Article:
However, Xu focused on the information of membership and non-membership paying little attention to the information of hesitancy. So, in some cases, we can not identify an optimal alternative by applying Definition 3.1. By noticing the limitations of Xu's ranking method, Ye [20], Lee [21] and Lakshmana [22] introduced new score function by considering the hesitancy degree and Wang [23] added two ranking functions by considering the uncertainty of membership and non-membership.

Definition 3.3 [20] Let a = ([a, b\, [c, d\) be an IVIFN. Its accuracy function can be denoted as:

SY{a) = a + b-1 + (8)

Definition 3.4 [21] Let a = ([a, 6], [c, d\) be an IVIFN. Its score function can be denoted as:

_ ,„ 2+a+b-c-d

SlW = ^---(9)

i-a-b-c-d

Definition 3.5 [22] Let a = ([a, b], [c, d\) be an IVIFN. Its accuracy function can be denoted as:

SA(a) = ^[a + b-d(l-b)-c(l-a)]. (10)

Definition 3.6 [23] Let a = ([a, b\, [c, d\) be an IVIFN. Its membership uncertainty index and non-membership uncertainty index can be denoted as:

T(a) = b + c-a-d, (11)

G(a) = b + d- a - c. (12)

In some cases, however, the ranking result obtained by these ranking methods [19-23] is not reasonable.

Example 1 Given interval-valued intuitionistic fuzzy values (TVIFVs) for two alternatives:

Si = ([0.3,0.5], [0.2,0.4]), S2 = ([0.35,0.45], [0.25,0.35]).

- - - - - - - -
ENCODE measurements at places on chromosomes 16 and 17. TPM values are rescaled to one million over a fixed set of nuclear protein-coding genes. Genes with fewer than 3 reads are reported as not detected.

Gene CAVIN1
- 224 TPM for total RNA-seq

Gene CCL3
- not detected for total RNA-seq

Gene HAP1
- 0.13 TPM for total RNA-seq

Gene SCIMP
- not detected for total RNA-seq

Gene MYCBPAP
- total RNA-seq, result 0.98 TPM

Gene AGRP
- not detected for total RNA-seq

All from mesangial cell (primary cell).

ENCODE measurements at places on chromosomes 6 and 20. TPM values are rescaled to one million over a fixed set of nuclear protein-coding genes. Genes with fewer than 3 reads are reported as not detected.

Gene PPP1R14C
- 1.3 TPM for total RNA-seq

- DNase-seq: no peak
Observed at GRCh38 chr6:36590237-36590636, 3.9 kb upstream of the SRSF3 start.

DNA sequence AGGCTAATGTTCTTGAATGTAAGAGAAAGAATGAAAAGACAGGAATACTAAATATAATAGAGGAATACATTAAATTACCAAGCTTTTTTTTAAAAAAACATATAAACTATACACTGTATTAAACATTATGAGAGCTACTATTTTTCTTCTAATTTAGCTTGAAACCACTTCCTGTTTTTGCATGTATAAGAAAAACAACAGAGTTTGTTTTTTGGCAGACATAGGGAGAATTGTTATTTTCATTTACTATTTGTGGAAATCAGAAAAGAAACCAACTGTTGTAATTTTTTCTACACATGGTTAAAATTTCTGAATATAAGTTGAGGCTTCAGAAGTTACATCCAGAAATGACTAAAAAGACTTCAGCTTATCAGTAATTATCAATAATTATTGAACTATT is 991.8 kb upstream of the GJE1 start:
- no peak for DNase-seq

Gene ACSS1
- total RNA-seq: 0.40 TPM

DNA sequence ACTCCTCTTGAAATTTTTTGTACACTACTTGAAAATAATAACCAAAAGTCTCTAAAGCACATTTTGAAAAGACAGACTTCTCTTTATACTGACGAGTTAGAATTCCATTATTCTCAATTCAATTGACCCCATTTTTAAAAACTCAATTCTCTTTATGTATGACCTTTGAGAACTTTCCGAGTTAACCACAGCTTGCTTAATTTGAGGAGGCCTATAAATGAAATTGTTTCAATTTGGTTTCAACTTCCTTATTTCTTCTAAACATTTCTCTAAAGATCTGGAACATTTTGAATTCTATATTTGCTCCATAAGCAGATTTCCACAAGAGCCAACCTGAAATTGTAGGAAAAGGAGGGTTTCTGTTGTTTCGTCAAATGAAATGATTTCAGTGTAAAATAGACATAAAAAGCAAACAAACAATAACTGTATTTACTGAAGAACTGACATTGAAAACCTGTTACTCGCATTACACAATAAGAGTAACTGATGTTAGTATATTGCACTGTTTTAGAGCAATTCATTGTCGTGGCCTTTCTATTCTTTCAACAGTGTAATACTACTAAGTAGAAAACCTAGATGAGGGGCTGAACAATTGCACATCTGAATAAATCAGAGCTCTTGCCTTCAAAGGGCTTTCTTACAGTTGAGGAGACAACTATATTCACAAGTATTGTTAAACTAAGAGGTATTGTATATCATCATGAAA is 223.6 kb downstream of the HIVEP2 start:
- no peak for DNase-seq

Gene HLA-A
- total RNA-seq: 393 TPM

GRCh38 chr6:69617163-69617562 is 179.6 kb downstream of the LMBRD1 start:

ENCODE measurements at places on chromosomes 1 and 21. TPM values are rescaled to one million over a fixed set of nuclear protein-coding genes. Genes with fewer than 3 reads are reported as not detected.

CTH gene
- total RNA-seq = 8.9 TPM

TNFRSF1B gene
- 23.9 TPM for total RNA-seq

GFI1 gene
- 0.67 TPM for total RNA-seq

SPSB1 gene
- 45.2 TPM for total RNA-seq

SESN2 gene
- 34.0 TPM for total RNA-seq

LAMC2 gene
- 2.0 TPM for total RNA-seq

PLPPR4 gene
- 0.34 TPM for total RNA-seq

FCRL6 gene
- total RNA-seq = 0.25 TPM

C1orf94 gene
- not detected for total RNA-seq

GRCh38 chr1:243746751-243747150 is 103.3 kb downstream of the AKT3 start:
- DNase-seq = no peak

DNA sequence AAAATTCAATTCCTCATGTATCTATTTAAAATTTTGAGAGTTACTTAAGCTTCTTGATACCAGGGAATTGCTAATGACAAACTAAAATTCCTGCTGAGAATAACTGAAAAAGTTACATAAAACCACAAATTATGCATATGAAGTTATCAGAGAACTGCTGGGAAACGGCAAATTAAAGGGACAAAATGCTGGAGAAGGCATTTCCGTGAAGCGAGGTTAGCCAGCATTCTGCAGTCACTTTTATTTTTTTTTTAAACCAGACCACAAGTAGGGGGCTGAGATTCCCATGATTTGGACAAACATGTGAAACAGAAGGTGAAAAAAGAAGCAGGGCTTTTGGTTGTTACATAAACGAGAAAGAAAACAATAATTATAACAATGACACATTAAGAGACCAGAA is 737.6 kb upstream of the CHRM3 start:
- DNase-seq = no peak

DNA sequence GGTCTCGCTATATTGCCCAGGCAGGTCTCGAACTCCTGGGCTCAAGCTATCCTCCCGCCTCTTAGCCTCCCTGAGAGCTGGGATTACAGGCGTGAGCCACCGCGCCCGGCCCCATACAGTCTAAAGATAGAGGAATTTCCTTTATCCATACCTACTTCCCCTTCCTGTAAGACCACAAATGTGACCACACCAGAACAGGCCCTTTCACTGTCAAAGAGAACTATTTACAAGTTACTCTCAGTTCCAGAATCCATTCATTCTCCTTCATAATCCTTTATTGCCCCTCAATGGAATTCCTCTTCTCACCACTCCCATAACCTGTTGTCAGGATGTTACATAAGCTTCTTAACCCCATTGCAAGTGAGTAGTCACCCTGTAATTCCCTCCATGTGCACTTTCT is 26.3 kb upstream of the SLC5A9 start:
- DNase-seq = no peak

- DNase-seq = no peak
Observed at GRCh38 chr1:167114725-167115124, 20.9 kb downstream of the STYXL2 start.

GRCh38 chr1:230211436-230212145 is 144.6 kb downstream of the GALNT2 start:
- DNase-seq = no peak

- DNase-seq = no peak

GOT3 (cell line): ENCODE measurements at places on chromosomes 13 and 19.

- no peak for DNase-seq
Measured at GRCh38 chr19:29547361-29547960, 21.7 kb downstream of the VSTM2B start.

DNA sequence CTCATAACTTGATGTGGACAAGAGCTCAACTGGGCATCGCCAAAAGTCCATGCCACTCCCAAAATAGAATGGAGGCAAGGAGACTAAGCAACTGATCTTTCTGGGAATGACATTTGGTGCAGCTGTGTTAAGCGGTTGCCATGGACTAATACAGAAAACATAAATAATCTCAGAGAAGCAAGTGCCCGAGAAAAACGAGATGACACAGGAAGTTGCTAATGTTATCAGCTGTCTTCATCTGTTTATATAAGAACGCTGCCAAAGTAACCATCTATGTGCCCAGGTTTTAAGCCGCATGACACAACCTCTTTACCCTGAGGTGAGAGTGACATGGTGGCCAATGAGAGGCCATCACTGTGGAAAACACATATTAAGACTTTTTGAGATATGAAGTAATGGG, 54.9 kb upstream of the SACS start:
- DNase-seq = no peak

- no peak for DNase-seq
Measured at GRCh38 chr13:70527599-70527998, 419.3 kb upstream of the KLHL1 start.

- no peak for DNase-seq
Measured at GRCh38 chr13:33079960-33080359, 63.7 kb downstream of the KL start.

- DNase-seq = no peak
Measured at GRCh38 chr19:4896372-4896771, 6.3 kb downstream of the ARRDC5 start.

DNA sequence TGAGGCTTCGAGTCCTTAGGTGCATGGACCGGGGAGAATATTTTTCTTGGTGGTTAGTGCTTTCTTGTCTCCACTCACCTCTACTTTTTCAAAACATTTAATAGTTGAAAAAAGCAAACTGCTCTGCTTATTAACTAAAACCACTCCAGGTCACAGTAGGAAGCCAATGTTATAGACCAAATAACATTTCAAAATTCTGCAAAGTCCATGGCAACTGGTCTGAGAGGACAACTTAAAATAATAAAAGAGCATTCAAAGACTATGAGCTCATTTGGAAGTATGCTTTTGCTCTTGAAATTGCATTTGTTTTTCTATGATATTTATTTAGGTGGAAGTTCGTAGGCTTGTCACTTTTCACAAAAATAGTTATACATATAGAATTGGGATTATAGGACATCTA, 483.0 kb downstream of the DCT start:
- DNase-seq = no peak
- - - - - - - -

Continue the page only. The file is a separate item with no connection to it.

By applying Eqs. (6)-(9), we can obtain Si ~ S2, so we cannot get the order of these two alternatives. By using Eq. (10), we obtain that Si >- S2. By using Eqs. (11), (12), we have T(a 1) = T(a2), G(Si) > G(a>2), hence Si > 012. These results remain to be further discussed.

In general, the risk attitude of the decision maker is a very important factor to measure the crispness of IVIFNs. In Example 1, the risk-seeking decision maker believes Si > &2, the risk-averse decision maker believes Si -< S2 and the risk-neutral believes Si ~ S2.

In the decision making process, the decision result depends on risk attitude of the decision maker. Here, we introduce the risk parameter and a new score function with a new accuracy function proposed based on the risk parameter.

Firstly, we introduce A e [0,1] to reflect the makers' attitudes in determining the membership degree and the non-membership degree. For an IVIFN S = ([a, h], [c, d\), letting

Mx<ji&) = a +Mb- a), M\v&) = c + (1 - X)(d - c), M\fcs) = 1 - AfVa) - M\vs) = MX-b-c) + (\- A)(l -a-d),

wehaveM-V«) e [a,b], M\va) € [c,d], M\na) € [\-b-d,l-a-c], IfO < A < the maker is risk-averse. If^= \ ,he is risk-neutral. If \ < A < 1, he is risk-seeking.